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Resuscitation Rates – Where Is the Improvement?

Survival rates for inpatient sudden cardiac arrest have been stagnant for years. This is the case even as the American Heart Association (AHA) has had a goal of increasing sudden cardiac arrest survival rates from the current rate of approximately 15% to 38%.

Resuscitation Quality Improvement – A Clear Path to Higher Survival Rates?

The goal was ambitious, and it was believed that these results would primarily be achieved by improving the Cardiopulmonary Resuscitation (CPR) skills of healthcare providers. The AHA had compelling research that indicated that the likely culprit in poor survival rates for sudden cardiac arrest was the rapid deterioration of the psychomotor skills associated with high quality CPR.

Healthcare organizations were (and in many cases still are) providing biennial CPR training. That schedule meets most local, state and national regulatory requirements. However, the AHA’s research showed that the skills associated with high-quality CPR actually began to deteriorate within three to six months. The AHA began an extensive campaign to share the research results and try to move healthcare providers to more frequent training. The research was compelling and the recommendations to increase the frequency and change the modes of training were well-received, so why haven’t survival rates improved?

Barriers to Improvements in CPR Survival Rate

At this point, little is known about why these recommended training interventions had so little impact on survival rates, but there are some likely culprits.

  • It is estimated that one-third or more of cardiac arrest deaths may be avoidable. The first line of defense is not CPR training; it is prevention. Hospitals have struggled to implement programs that would reduce the incidence of sudden cardiac arrest.
  • Many healthcare organizations have simply not adopted the recommendation for more frequent training. Fears about cost, time requirements, and other resources for more frequent training may have contributed to this reluctance in spite of the fairly widespread acceptance of the data that supports more frequent training.
  • Many healthcare organizations still do not have a multidisciplinary team that is responsible for cardiac arrest outcomes. These organizations may not be taking advantage of the data from outcomes and processes that would help them make the best recommendations for improvements in processes and also recommend changes in how staff are trained to do CPR.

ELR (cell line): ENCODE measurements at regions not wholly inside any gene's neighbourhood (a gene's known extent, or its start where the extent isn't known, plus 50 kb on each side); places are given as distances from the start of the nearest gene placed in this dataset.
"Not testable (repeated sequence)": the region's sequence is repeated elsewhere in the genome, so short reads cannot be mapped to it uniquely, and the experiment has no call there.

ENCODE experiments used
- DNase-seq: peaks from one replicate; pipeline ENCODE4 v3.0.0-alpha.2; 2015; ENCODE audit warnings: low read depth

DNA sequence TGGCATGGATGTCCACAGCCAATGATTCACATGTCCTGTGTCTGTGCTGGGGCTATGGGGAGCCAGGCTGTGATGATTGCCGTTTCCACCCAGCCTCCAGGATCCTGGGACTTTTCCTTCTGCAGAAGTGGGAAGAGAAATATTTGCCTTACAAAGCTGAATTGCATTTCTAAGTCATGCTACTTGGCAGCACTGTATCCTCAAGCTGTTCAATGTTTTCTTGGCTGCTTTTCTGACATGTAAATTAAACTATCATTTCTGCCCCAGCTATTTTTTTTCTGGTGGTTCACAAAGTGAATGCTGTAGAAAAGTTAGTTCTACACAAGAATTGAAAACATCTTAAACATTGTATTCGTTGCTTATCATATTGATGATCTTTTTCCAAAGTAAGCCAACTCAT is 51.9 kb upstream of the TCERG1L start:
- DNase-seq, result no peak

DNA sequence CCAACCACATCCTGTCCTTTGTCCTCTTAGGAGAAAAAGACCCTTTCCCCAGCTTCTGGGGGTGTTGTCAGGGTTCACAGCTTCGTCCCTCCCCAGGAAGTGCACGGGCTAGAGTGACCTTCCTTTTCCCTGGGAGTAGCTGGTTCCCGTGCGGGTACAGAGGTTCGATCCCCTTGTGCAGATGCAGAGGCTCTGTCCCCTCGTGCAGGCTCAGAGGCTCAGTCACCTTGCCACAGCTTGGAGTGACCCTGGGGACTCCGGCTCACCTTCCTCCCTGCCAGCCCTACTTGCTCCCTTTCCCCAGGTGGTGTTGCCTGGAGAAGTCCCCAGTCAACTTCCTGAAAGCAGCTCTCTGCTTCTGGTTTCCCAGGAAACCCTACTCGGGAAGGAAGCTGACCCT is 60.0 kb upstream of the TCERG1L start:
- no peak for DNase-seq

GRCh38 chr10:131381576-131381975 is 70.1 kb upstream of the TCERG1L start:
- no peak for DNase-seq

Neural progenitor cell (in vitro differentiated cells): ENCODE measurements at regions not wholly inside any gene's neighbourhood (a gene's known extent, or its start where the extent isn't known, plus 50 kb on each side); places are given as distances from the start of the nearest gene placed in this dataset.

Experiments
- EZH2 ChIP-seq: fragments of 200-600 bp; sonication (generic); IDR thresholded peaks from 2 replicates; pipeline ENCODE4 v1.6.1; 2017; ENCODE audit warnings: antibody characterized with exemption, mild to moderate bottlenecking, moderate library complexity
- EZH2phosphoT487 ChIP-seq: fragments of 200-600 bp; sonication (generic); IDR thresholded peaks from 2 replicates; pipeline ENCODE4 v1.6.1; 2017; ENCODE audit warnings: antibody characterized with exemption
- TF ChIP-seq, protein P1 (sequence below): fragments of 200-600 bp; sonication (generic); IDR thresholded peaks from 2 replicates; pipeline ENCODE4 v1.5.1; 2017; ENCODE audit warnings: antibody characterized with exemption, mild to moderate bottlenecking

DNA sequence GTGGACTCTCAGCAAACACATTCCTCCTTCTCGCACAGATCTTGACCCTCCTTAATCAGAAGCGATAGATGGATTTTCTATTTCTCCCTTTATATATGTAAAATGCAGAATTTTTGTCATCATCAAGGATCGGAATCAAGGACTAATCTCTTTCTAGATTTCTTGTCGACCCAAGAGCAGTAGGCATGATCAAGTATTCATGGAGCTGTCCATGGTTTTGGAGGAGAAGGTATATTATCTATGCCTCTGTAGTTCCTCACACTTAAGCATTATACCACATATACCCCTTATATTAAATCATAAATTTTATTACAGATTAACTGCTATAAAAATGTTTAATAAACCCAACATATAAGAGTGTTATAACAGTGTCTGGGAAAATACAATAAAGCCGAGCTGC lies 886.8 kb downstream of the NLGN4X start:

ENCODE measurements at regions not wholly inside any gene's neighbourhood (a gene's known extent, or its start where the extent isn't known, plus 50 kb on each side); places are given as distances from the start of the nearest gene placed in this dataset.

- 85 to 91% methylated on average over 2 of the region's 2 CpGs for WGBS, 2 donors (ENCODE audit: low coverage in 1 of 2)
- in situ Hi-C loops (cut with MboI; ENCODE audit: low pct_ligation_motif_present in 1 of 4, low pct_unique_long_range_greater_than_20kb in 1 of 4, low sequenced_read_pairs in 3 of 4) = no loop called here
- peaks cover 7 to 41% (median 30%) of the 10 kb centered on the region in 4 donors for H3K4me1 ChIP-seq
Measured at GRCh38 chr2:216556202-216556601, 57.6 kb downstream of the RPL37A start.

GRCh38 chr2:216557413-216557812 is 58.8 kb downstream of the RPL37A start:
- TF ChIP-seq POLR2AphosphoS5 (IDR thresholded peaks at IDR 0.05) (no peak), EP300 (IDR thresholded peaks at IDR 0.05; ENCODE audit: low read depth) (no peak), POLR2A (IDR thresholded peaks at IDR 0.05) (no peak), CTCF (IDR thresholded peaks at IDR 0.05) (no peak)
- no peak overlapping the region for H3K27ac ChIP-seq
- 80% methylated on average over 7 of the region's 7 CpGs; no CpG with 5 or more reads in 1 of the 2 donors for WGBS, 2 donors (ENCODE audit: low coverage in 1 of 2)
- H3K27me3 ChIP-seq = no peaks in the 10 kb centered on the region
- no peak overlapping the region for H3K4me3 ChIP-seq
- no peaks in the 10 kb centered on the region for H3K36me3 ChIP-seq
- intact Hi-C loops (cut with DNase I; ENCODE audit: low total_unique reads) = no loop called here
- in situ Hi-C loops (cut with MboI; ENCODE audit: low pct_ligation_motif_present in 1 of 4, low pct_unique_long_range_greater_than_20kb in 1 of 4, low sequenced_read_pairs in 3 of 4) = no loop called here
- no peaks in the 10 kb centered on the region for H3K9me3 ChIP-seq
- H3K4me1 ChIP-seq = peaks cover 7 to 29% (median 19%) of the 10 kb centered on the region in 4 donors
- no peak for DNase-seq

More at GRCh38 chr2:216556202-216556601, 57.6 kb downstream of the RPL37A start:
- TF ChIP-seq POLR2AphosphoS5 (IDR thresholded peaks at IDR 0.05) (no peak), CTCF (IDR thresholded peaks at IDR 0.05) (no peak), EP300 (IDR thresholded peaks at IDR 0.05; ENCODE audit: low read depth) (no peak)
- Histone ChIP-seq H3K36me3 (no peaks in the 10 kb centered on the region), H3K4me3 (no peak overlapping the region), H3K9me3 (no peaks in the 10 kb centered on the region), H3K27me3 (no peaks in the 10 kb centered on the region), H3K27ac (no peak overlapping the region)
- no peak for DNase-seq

• The one-size fits all approach of many training programs may be less effective than those that are customizable to the needs of students.

Solutions That Work

What should come next? How do we take hold of what we know about the optimal means of training healthcare providers on how to deliver high-quality CPR?

HealthStream has partnered with the American Red Cross for a solution that can help healthcare organizations respond effectively and efficiently to the data that suggests a need for more frequent training. The American Red Cross Resuscitation Suite:

  • Is built on rigorous science that informs the training guidelines – The International Liaison Committee on Resuscitation (ILCOR), the American Red Cross and its Scientific Advisory Council have informed every step of the development of this content. Users can be confident in the research-based recommendation for its optimal as well as the ways and means of achieving that training.
  • Provides a customizable approach that is designed to provide the optimal training frequency for each type of student.
  • Creates competence and confidence in users.
  • Is customizable and adaptive while still delivering the most advanced CPR training.
    • Stimulates critical thinking using real-life scenarios. The Suite includes videos and simulations featuring real physicians and nurses in hospital settings demonstrating the kinds of critical thinking and decision-making important to successful outcomes.
  • Provides flexibility with content that can be accessed at any time from any device.

Smarter, More Flexible Choices for CPR Training

The recommendation for considerably more frequent CPR training may seem daunting, but the right educational tools can help healthcare organizations educate providers on the very latest guidance on CPR using a streamlined educational tool that can save time (and money) in the certification process while still insuring that the student is receiving training that is based on the very latest science on what constitutes high-quality CPR.   

When lives are at stake, can everyone on your staff respond quickly and competently to a resuscitation event? Many healthcare leaders are concerned that despite rising costs of training, resuscitation rates have not improved in the last decade. The American Red Cross Resuscitation Suite ™ for BLS, ALS and PALS empowers healthcare organizations to be in control of a customizable adaptive program, saving the organization money while participating in the next wave of resuscitation advancement.


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